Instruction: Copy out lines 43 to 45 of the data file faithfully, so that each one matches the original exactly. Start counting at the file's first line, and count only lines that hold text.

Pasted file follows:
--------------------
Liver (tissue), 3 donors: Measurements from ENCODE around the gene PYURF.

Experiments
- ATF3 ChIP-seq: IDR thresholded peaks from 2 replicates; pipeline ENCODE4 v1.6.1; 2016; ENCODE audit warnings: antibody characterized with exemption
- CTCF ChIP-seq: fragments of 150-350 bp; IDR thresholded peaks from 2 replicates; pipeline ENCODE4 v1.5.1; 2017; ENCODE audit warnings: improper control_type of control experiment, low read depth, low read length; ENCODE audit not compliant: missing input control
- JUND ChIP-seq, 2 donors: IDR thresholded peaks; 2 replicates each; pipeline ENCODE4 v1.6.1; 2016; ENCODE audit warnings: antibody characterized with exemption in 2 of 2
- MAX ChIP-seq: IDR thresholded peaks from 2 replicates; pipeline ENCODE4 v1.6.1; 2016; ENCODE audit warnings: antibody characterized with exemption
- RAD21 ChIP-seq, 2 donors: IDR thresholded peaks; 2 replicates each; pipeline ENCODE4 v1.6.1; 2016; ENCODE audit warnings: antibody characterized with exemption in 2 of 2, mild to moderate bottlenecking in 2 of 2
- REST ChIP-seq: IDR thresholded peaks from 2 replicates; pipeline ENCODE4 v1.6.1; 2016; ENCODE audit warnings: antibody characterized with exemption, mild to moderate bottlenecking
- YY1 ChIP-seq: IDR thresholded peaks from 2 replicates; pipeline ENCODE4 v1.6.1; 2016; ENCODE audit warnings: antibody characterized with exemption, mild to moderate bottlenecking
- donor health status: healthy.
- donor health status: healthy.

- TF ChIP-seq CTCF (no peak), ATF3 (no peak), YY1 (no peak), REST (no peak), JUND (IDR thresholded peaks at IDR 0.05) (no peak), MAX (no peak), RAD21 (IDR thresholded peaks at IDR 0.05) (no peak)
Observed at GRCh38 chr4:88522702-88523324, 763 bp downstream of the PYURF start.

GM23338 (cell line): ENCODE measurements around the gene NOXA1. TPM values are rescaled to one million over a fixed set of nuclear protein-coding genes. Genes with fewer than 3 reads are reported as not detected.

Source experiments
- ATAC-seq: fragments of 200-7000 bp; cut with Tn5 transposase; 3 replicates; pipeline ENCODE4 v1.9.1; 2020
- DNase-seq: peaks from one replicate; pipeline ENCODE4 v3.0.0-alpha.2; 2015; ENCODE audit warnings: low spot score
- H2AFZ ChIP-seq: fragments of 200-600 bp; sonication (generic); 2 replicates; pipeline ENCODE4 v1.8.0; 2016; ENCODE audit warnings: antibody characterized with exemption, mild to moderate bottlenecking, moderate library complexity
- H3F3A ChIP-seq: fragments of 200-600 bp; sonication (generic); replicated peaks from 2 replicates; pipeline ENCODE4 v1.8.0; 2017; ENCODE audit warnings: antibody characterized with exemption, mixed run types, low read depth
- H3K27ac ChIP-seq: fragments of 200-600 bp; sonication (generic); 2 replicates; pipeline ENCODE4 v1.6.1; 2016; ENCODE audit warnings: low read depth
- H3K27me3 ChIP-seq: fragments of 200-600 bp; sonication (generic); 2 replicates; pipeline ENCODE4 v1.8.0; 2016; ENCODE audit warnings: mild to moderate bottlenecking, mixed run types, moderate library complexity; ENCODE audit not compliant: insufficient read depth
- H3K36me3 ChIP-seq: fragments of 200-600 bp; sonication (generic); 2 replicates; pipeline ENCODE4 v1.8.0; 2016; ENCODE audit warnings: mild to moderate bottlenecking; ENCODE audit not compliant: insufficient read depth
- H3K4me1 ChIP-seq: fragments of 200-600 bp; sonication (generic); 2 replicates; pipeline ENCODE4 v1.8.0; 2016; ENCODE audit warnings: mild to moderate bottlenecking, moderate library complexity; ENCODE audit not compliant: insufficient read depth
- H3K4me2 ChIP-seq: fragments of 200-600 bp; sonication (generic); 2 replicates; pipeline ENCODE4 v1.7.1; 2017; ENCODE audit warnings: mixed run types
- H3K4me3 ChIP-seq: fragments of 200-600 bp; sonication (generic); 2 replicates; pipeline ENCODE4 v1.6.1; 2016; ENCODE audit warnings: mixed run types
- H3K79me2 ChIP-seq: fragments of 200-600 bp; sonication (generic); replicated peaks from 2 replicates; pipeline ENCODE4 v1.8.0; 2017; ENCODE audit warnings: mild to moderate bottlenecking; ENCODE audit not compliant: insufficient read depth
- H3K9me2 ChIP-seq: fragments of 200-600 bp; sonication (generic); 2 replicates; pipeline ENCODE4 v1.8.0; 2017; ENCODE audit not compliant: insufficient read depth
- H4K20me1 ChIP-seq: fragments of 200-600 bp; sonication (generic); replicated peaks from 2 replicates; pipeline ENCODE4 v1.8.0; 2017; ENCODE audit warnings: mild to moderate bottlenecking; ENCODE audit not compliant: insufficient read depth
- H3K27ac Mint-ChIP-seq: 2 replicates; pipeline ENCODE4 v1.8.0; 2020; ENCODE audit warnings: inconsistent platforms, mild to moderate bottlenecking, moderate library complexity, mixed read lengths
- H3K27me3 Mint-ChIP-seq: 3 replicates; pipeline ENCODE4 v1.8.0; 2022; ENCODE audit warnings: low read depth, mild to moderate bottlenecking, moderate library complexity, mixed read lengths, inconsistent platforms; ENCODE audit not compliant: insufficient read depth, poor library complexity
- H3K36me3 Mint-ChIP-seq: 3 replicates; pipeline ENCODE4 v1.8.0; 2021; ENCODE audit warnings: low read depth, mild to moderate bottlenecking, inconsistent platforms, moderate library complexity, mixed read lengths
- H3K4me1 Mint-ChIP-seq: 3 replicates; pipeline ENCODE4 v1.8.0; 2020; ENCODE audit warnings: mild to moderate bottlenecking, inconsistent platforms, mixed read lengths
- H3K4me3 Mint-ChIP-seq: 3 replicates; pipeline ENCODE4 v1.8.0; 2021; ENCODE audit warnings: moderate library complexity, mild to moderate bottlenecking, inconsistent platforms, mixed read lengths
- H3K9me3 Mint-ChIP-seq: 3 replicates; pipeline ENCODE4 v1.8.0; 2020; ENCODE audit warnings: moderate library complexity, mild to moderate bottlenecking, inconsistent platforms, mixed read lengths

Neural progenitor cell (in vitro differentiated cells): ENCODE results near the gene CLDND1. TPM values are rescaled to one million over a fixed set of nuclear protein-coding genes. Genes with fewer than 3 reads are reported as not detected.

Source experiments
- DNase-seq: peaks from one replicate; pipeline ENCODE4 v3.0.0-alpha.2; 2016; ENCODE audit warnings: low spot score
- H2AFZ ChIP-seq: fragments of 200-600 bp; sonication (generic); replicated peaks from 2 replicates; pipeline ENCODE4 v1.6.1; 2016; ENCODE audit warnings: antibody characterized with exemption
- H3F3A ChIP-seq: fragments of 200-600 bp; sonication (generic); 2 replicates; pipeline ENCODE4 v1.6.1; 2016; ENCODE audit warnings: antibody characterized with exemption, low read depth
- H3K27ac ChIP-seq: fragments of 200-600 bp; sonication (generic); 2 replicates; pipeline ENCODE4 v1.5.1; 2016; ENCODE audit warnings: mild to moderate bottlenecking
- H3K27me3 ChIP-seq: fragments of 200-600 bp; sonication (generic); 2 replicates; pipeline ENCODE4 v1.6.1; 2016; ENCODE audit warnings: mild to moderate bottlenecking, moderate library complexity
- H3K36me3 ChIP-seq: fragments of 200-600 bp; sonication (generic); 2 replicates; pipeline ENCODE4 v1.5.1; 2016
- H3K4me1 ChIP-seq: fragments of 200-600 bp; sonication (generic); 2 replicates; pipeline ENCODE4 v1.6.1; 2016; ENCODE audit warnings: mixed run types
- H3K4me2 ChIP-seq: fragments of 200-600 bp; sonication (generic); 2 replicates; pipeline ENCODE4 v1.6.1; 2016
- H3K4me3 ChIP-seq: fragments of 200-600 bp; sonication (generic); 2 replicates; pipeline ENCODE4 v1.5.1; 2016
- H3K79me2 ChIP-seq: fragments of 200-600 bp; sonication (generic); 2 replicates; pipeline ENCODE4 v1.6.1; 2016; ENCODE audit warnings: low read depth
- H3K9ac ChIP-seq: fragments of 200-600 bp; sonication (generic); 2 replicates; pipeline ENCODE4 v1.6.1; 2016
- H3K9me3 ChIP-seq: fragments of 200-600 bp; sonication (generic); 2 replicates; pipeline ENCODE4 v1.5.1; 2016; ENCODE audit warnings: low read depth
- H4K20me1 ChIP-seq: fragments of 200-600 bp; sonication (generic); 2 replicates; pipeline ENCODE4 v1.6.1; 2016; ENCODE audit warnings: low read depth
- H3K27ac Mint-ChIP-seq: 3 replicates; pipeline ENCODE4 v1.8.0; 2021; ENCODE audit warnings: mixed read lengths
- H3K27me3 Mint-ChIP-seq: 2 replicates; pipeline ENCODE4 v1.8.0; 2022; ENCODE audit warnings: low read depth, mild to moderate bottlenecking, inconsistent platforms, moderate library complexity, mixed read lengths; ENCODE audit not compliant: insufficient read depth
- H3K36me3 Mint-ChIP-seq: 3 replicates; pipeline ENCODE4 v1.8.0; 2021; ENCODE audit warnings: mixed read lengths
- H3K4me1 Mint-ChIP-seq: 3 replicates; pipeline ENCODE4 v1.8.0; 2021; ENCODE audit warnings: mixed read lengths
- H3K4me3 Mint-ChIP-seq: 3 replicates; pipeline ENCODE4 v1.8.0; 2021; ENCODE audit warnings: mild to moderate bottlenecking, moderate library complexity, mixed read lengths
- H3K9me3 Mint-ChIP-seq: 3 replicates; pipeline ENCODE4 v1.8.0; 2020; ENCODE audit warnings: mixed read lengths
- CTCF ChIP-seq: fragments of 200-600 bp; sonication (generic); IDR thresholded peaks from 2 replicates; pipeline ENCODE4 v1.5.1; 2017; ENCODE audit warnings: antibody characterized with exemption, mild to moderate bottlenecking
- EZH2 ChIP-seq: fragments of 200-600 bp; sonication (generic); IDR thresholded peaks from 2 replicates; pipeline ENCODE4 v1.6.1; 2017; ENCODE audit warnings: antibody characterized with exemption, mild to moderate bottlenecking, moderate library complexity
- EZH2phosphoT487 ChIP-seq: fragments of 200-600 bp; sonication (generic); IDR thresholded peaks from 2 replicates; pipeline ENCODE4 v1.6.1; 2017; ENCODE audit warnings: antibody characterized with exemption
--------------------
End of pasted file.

- H3K4me1 ChIP-seq: fragments of 200-600 bp; sonication (generic); 2 replicates; pipeline ENCODE4 v1.6.1; 2016; ENCODE audit warnings: mixed run types
- H3K4me2 ChIP-seq: fragments of 200-600 bp; sonication (generic); 2 replicates; pipeline ENCODE4 v1.6.1; 2016
- H3K4me3 ChIP-seq: fragments of 200-600 bp; sonication (generic); 2 replicates; pipeline ENCODE4 v1.5.1; 2016